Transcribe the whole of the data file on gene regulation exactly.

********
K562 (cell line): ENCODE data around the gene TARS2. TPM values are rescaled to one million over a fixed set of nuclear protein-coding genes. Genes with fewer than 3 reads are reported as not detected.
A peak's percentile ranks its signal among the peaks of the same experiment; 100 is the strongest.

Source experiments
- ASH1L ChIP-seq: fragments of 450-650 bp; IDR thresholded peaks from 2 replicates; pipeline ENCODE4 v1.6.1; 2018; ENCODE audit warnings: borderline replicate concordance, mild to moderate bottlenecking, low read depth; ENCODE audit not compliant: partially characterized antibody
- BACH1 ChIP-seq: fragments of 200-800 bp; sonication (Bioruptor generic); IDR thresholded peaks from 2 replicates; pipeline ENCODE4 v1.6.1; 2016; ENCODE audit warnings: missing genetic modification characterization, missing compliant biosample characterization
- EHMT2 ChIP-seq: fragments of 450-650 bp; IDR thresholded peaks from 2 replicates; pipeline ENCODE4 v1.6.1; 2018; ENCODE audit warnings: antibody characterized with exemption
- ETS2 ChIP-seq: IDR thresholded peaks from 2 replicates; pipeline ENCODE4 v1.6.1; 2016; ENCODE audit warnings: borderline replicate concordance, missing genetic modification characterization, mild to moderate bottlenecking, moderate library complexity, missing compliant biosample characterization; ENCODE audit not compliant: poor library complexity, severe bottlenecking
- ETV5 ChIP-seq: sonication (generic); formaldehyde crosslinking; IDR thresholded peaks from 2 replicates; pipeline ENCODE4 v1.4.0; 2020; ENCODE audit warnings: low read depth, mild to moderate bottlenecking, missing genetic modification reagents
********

K562 (cell line): ENCODE data around the gene TARS2. TPM values are rescaled to one million over a fixed set of nuclear protein-coding genes. Genes with fewer than 3 reads are reported as not detected.
A peak's percentile ranks its signal among the peaks of the same experiment; 100 is the strongest.

Source experiments
- ASH1L ChIP-seq: fragments of 450-650 bp; IDR thresholded peaks from 2 replicates; pipeline ENCODE4 v1.6.1; 2018; ENCODE audit warnings: borderline replicate concordance, mild to moderate bottlenecking, low read depth; ENCODE audit not compliant: partially characterized antibody
- BACH1 ChIP-seq: fragments of 200-800 bp; sonication (Bioruptor generic); IDR thresholded peaks from 2 replicates; pipeline ENCODE4 v1.6.1; 2016; ENCODE audit warnings: missing genetic modification characterization, missing compliant biosample characterization
- EHMT2 ChIP-seq: fragments of 450-650 bp; IDR thresholded peaks from 2 replicates; pipeline ENCODE4 v1.6.1; 2018; ENCODE audit warnings: antibody characterized with exemption
- ETS2 ChIP-seq: IDR thresholded peaks from 2 replicates; pipeline ENCODE4 v1.6.1; 2016; ENCODE audit warnings: borderline replicate concordance, missing genetic modification characterization, mild to moderate bottlenecking, moderate library complexity, missing compliant biosample characterization; ENCODE audit not compliant: poor library complexity, severe bottlenecking
- ETV5 ChIP-seq: sonication (generic); formaldehyde crosslinking; IDR thresholded peaks from 2 replicates; pipeline ENCODE4 v1.4.0; 2020; ENCODE audit warnings: low read depth, mild to moderate bottlenecking, missing genetic modification reagents